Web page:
Kayla O'Connell's takes trip to Central Europe
Kayla O'Connell, a junior at Philip High School and daughter of Roger and Teresa O'Connell, is back from her learning experience in Germany, Switzerland, Austria and Liechtenstein.
The whirlwind tour began June 9 and continued through June 22. The overnight, trans-Atlantic flight had an hour lay-over in Greenland. "I couldn't see the ocean," said O'Connell. "Though I did sleep some on the plane, we began the first day's itinerary right away." Because of lack of sleep and jet lag, O'Connell considers that first day the hardest day of the trip.
O'Connell and her Philip High School German instructor, Betty Berry, joined with 10 Brookings students and their instructor. Adding to the tour group were 30 more students and chaperones from North Dakota, Iowa and Minnesota.
Walking, bicycling, bussing, boating and sight-seeing by train, the group visited the Olympic grounds of the 1972 Summer Games, a Swiss car-free town, the Black Forest in Rhine Falls, medieval and modern sections of major cities, the interior of a salt mine, the "Sound of Music" city of Salzburg, elaborate gardens and historic castles.
The first stop was the Checkpoint Charlie Museum, which illustrates the building of the Berlin Wall and the many attempts the East Germans made to cross over, under and through the wall. "There's now a wall around the remains of the Berlin Wall," observed O'Connell. "At night, tourists would chip away at it for souvineers."
"The bicycle tours in Berlin and in Munich were a lot better than the bus tours, even though one was 10 miles long," said O'Connell, "because you couldn't sleep and they included more walking around of the sites."
"We spoke very little German while there, mostly "Dankanshein" (thank you). The majority of people there spoke English. I tried to listen to what they were saying when they did speak German, but they talked way too fast and I had to ask our teachers what was being said."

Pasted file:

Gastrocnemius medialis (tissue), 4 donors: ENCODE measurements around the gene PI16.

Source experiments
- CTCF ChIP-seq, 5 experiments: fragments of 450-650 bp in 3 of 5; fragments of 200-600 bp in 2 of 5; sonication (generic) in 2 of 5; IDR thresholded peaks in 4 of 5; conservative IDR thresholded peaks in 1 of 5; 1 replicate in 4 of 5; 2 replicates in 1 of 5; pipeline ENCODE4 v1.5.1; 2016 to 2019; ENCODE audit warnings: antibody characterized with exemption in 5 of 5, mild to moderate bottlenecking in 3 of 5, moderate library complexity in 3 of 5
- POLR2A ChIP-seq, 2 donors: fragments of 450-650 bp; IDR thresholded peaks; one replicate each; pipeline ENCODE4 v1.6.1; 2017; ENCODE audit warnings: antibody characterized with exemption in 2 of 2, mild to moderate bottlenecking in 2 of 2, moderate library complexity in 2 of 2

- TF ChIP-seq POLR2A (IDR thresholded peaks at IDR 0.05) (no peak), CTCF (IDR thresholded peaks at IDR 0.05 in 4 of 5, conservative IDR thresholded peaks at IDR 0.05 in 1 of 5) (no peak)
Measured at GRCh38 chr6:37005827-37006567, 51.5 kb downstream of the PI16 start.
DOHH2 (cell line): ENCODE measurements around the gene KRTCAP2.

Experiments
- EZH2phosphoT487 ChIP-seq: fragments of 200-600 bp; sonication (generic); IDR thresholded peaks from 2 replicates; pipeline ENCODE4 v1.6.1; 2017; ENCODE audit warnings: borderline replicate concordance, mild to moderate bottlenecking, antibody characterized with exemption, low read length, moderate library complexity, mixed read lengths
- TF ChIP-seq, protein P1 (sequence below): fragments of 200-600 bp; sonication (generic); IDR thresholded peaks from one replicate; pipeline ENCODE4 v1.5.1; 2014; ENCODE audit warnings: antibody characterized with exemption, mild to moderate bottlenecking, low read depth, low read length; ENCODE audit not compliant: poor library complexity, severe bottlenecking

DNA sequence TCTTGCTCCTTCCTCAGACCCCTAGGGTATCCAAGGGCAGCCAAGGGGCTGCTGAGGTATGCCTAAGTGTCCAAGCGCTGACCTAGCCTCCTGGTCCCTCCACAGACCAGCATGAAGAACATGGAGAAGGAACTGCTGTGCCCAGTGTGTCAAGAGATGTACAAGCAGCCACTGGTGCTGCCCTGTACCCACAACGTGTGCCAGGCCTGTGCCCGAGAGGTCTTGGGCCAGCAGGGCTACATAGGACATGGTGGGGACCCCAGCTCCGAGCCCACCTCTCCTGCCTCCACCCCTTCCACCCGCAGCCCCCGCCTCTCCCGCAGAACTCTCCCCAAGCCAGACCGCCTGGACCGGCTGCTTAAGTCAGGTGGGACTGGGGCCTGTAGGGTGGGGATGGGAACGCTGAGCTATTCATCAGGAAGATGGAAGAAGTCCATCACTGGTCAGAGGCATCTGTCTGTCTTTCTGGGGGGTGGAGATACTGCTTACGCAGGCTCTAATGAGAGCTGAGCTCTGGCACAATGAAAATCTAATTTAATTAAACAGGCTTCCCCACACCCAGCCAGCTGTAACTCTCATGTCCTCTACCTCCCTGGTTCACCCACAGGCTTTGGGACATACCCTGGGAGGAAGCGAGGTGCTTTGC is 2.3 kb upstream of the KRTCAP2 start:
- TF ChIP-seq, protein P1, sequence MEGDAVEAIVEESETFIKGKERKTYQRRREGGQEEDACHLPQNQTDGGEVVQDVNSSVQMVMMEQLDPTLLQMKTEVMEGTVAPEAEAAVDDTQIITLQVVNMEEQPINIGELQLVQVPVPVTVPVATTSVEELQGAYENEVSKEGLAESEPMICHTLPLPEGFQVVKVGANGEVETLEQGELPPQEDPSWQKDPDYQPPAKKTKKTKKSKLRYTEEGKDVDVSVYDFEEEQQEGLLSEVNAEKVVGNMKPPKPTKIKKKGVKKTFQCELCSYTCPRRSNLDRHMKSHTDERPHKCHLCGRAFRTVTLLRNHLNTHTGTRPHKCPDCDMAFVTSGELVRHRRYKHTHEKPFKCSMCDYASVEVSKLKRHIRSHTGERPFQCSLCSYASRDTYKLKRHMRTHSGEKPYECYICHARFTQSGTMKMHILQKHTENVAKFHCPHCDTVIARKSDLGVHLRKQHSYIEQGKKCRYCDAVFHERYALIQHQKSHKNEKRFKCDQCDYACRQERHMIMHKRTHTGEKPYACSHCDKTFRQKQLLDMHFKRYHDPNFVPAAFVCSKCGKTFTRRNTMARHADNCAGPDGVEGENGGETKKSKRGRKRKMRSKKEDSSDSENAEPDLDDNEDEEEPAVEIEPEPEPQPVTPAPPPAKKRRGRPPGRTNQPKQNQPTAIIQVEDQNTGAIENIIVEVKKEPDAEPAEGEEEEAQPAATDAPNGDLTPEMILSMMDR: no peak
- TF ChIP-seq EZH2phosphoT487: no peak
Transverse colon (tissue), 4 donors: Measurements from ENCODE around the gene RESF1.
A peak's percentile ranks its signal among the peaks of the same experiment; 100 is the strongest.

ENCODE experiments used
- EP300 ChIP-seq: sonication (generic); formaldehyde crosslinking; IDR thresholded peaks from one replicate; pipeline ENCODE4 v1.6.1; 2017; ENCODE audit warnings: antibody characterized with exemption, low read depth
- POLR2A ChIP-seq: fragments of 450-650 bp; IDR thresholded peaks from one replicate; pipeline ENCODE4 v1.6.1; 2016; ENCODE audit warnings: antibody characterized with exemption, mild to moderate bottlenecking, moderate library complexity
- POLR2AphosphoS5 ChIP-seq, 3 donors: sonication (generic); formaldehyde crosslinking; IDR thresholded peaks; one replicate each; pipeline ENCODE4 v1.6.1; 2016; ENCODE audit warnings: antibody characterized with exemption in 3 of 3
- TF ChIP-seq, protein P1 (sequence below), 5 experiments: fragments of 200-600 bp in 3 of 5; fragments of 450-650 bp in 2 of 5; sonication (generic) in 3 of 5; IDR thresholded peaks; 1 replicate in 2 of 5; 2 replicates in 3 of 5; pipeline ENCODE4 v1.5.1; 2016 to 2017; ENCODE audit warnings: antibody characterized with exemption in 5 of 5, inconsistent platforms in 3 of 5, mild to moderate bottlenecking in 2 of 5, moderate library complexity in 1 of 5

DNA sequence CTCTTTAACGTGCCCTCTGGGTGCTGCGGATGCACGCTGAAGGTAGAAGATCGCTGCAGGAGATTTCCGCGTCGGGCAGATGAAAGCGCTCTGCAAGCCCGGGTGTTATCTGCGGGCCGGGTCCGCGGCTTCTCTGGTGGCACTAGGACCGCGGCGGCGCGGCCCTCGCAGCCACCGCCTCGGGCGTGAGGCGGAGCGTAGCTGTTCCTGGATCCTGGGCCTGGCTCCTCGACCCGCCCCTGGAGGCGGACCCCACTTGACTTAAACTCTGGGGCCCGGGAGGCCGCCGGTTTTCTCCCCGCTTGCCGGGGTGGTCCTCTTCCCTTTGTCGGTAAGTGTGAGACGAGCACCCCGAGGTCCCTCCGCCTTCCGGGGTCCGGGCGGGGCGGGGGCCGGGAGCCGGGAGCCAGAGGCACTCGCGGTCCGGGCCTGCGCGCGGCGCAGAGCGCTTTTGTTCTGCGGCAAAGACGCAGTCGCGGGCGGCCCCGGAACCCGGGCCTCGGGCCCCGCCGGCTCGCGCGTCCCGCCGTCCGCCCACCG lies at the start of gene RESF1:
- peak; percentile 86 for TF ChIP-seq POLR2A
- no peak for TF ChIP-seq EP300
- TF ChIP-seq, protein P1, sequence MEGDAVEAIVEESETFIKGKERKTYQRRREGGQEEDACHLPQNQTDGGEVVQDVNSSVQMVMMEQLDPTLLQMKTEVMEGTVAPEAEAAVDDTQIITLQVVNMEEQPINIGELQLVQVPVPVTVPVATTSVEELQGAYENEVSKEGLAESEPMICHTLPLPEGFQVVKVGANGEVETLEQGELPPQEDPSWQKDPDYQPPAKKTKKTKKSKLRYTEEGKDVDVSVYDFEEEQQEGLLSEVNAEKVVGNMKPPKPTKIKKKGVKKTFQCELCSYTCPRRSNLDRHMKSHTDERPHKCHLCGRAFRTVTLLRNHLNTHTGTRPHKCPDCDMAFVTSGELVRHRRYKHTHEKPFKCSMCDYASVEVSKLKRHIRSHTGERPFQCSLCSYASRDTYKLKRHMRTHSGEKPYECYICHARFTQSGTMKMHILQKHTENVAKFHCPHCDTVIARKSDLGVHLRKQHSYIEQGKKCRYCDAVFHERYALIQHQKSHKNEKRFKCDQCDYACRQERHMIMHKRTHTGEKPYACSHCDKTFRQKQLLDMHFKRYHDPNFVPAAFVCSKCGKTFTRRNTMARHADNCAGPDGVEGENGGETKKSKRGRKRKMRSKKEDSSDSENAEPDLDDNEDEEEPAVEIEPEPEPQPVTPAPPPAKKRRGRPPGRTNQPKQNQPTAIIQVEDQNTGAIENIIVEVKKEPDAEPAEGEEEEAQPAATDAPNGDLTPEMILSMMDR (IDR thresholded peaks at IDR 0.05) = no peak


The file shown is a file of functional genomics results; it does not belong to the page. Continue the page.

"We didn't have time to think about getting homesick. I barely noticed being away from home. The group became a big family. When we got back to the youth hostels (hotels), we were very tired, but still stayed up and talked. I liked the busy schedule, because you didn't have to sit down and think about what to do next."
It was hard for O'Connell to say much about the Dachau Concentration Camp. "It's a place where you can get up-close and personal about World War II." At Dachau, the group viewed the crematorium and barracks. "The toilets were disgusting; rusty and falling apart. You can read about anything, but being there opens your eyes. Maybe, if my friends and school classes get on the subject, I'll talk about it ... maybe."
"Breakfasts were the same everyday - corn flakes, a bun with jam and sometimes sliced meat and cheese, which didn't taste good early in the morning."
The group had some free time on some of the evenings. "We played soccer since soccer fields were all over. We couldn't find a basketball court."
"Most of the postcards and other pictures available are of buildings such as churches, city halls and houses like Mozart's home. They are decorated with nice hand carvings, though not overly fancy."
"It was really pretty up in the Alps. It wasn't actually cold and I had only a sweatshirt. At the Alpine Slide, we rode individual carts on a rail down the mountain."
One of the highlights for O'Connell was Munich's English Gardens, where people surfboard on the waves of the river. "It was really hot out and jumping in the water was refreshing, cold and fun."
Some mixed observations from O'Connell. "Most people didn't seem to be as friendly as Americans; they could tell we were tourists and wouldn't say anything. You have to take your own sacks to the grocery stores. Swiss chocolate is better than German chocolate. German pizza is different - not tasty. There are a lot of ice cream "eis" stands; it's different but in a good way."
"My mom was a little nervous because it was so far away and for so long, but both she and dad were supportive," concluded O'Connell.
Her mother said, "It was hard letting her go for two weeks and not hearing from her. (Cell-phones were not recommended.) But, seeing the excitement on her face when she returned made it worthwhile." O'Connell has worked, and will work, extra summer jobs to help pay for the adventure. Her parents permitted the trip; though concerned about using college savings, they knew it would be a once in a lifetime opportunity.
O'Connell said, "I'd like to go back to Europe somewhere, though, I don't know if I'd go back to the exact same places."